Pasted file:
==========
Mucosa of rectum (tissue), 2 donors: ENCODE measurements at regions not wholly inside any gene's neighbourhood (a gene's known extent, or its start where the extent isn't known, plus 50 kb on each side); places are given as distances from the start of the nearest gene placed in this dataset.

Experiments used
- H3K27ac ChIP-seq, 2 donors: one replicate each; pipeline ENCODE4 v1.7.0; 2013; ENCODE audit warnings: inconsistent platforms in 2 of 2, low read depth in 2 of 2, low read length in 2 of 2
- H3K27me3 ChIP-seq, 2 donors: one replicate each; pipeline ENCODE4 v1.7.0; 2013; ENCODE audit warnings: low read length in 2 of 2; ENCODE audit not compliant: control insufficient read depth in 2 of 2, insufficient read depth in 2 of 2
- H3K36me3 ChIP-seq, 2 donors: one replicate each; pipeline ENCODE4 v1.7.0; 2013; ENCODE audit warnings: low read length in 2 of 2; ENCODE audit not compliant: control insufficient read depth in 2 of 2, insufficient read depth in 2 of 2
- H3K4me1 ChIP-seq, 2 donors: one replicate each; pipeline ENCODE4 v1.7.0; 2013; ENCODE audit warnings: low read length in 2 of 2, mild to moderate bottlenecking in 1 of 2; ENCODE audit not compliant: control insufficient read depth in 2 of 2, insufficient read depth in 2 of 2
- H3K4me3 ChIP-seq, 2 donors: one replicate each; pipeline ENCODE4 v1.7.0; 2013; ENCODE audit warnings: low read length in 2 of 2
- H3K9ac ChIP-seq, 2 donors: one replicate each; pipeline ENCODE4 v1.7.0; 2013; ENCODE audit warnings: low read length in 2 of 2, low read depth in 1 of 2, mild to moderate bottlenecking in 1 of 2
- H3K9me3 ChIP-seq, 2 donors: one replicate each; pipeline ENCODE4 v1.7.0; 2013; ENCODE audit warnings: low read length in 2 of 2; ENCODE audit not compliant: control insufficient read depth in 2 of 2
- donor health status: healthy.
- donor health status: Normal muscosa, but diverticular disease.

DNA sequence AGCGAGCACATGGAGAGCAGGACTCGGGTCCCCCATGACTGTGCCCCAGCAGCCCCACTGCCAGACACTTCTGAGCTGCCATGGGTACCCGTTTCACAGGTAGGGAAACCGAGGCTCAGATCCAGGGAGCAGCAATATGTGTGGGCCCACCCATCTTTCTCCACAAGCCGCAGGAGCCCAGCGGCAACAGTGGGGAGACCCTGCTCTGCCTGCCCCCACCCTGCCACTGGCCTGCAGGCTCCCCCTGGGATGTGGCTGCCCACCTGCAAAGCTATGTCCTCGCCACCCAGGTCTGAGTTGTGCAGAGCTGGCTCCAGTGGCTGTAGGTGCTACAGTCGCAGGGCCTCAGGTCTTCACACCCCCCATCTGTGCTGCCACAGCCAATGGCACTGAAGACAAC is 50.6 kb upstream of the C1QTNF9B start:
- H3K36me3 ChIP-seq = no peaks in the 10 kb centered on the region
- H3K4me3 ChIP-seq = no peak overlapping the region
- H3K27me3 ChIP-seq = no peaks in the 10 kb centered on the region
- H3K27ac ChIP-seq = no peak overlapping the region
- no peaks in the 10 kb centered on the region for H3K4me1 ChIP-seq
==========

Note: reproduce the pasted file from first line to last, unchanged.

Mucosa of rectum (tissue), 2 donors: ENCODE measurements at regions not wholly inside any gene's neighbourhood (a gene's known extent, or its start where the extent isn't known, plus 50 kb on each side); places are given as distances from the start of the nearest gene placed in this dataset.

Experiments used
- H3K27ac ChIP-seq, 2 donors: one replicate each; pipeline ENCODE4 v1.7.0; 2013; ENCODE audit warnings: inconsistent platforms in 2 of 2, low read depth in 2 of 2, low read length in 2 of 2
- H3K27me3 ChIP-seq, 2 donors: one replicate each; pipeline ENCODE4 v1.7.0; 2013; ENCODE audit warnings: low read length in 2 of 2; ENCODE audit not compliant: control insufficient read depth in 2 of 2, insufficient read depth in 2 of 2
- H3K36me3 ChIP-seq, 2 donors: one replicate each; pipeline ENCODE4 v1.7.0; 2013; ENCODE audit warnings: low read length in 2 of 2; ENCODE audit not compliant: control insufficient read depth in 2 of 2, insufficient read depth in 2 of 2
- H3K4me1 ChIP-seq, 2 donors: one replicate each; pipeline ENCODE4 v1.7.0; 2013; ENCODE audit warnings: low read length in 2 of 2, mild to moderate bottlenecking in 1 of 2; ENCODE audit not compliant: control insufficient read depth in 2 of 2, insufficient read depth in 2 of 2
- H3K4me3 ChIP-seq, 2 donors: one replicate each; pipeline ENCODE4 v1.7.0; 2013; ENCODE audit warnings: low read length in 2 of 2
- H3K9ac ChIP-seq, 2 donors: one replicate each; pipeline ENCODE4 v1.7.0; 2013; ENCODE audit warnings: low read length in 2 of 2, low read depth in 1 of 2, mild to moderate bottlenecking in 1 of 2
- H3K9me3 ChIP-seq, 2 donors: one replicate each; pipeline ENCODE4 v1.7.0; 2013; ENCODE audit warnings: low read length in 2 of 2; ENCODE audit not compliant: control insufficient read depth in 2 of 2
- donor health status: healthy.
- donor health status: Normal muscosa, but diverticular disease.

DNA sequence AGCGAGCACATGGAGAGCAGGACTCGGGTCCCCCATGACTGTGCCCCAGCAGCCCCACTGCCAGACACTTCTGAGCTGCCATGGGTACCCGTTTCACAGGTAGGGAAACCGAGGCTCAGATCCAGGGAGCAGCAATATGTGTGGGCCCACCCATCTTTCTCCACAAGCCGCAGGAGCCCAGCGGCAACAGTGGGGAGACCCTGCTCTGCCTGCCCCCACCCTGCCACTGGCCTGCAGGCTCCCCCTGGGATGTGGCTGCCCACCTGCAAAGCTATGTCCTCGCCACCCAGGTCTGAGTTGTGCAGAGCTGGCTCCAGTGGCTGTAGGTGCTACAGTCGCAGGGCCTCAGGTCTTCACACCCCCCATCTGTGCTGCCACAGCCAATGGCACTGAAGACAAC is 50.6 kb upstream of the C1QTNF9B start:
- H3K36me3 ChIP-seq = no peaks in the 10 kb centered on the region
- H3K4me3 ChIP-seq = no peak overlapping the region
- H3K27me3 ChIP-seq = no peaks in the 10 kb centered on the region
- H3K27ac ChIP-seq = no peak overlapping the region
- no peaks in the 10 kb centered on the region for H3K4me1 ChIP-seq